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STUDENT PROFILE

Curtis Martin

Curtis Martin
Graduation Year:
Spring 2015
"Ultimately, UGS turned out to be the best possible place for someone like myself that was transferring from a community college and trying to get into one of the most difficult degrees at UT. The UGS program allowed me to ease myself into the far more challenging courses that were required in electrical engineering, as well as providing me with an advisor who was caring and supportive of my progress."

Finding a Major
When I transferred to the University of Texas my primary choice was electrical engineering and my secondary was UGS. I was unable to get into electrical engineering due to a calculus deficiency so I was placed into the UGS program. To be honest, I was upset because I didn’t get into my primary choice and was completely unaware of what the UGS program was. Now I am truly grateful to the UGS program for helping me through a highly challenging first year.

I have always wanted to be an electrical engineer, specifically a power engineer, mainly because my father is one and he deeply inspired me. However, after an introductory course to computing, my interest and major changed to computer engineering. Without a doubt, computer engineering has been the best thing to ever happen to me and easily the most challenging. Over the past four years of hard work and long hours, I had to solely dedicate every aspect of my life to this degree, but I wouldn’t have it any other way.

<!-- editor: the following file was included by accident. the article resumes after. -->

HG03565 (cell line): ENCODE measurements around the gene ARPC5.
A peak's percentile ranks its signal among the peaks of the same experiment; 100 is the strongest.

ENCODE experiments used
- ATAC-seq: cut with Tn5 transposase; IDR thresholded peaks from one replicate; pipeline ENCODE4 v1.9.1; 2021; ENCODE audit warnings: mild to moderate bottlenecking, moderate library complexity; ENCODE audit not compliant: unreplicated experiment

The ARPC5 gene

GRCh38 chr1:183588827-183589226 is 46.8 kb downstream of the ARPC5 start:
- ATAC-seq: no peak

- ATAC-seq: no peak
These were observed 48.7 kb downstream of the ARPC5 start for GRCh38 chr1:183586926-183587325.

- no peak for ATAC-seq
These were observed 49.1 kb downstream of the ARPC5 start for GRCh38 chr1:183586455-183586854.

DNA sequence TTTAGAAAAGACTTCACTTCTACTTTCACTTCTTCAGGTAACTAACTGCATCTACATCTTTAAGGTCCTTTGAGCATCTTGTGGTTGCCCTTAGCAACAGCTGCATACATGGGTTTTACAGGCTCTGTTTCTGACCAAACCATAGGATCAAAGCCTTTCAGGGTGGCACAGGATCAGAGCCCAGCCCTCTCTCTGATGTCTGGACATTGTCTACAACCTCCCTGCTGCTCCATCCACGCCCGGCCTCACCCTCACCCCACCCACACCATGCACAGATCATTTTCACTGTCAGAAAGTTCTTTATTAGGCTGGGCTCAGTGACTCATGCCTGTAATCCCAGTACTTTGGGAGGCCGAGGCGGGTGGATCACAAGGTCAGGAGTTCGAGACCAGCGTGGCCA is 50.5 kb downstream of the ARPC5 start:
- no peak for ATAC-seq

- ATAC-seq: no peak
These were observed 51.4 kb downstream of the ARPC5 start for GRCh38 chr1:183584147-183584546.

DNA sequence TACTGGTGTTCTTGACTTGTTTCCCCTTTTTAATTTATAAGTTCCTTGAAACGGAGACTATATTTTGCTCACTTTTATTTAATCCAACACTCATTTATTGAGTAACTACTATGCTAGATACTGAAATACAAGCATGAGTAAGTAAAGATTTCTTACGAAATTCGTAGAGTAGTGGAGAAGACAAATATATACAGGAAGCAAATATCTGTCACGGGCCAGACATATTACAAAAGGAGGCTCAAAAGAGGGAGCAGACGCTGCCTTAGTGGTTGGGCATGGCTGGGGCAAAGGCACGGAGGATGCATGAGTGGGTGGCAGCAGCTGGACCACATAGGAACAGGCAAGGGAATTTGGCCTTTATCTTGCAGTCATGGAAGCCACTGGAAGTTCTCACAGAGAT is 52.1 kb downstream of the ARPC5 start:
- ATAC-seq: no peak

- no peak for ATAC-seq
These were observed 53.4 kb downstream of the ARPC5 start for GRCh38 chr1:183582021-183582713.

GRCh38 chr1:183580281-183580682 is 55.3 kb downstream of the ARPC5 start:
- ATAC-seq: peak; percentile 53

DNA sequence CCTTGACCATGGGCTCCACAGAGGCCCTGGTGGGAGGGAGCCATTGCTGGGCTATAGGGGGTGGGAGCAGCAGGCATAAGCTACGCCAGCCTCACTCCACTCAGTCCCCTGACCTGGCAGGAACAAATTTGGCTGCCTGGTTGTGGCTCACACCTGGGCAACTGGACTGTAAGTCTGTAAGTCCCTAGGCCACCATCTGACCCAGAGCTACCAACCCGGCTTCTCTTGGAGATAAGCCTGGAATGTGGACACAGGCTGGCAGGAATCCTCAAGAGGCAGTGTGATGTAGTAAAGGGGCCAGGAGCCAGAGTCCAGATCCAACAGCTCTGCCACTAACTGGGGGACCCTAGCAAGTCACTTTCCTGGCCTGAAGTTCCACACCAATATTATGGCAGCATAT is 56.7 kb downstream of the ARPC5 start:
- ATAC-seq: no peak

Majoring in Computer Engineering
One aspect that I continually find incredible is that although we have come so far in computing, we are still very much in its infancy. It is a very rewarding feeling to know that I have entered one of the most cutting edge fields. Besides the limitations of Moore’s Law, the possibilities and growth potential are truly endless.

Extracurricular Activities
Throughout my engineering career I have successfully had an internship every summer since my sophomore year. My fist internship was in Austin working for ARM in their CPU verification department. I was lucky enough to get to work on the latest ARM chip that made its way in the iPhone6. My last two internships have been with Qualcomm here in Austin, working in their digital signal processor division. Undoubtedly, my internships have been the most valuable part of my growth and learning as an engineer. There is nothing quite like industry in academia.

Advice for UGS Students
From my college experiences, the best advice I can offer to any UGS student is to ensure the best grades you possibly can and establish a thorough network of friends and classmates. Good grades help immensely, but it is surprising how many opportunities can arise from a very solid network of your peers. UGS definitely gave me the ability to meet a wide variety of students early on, and to that I owe much of my growth.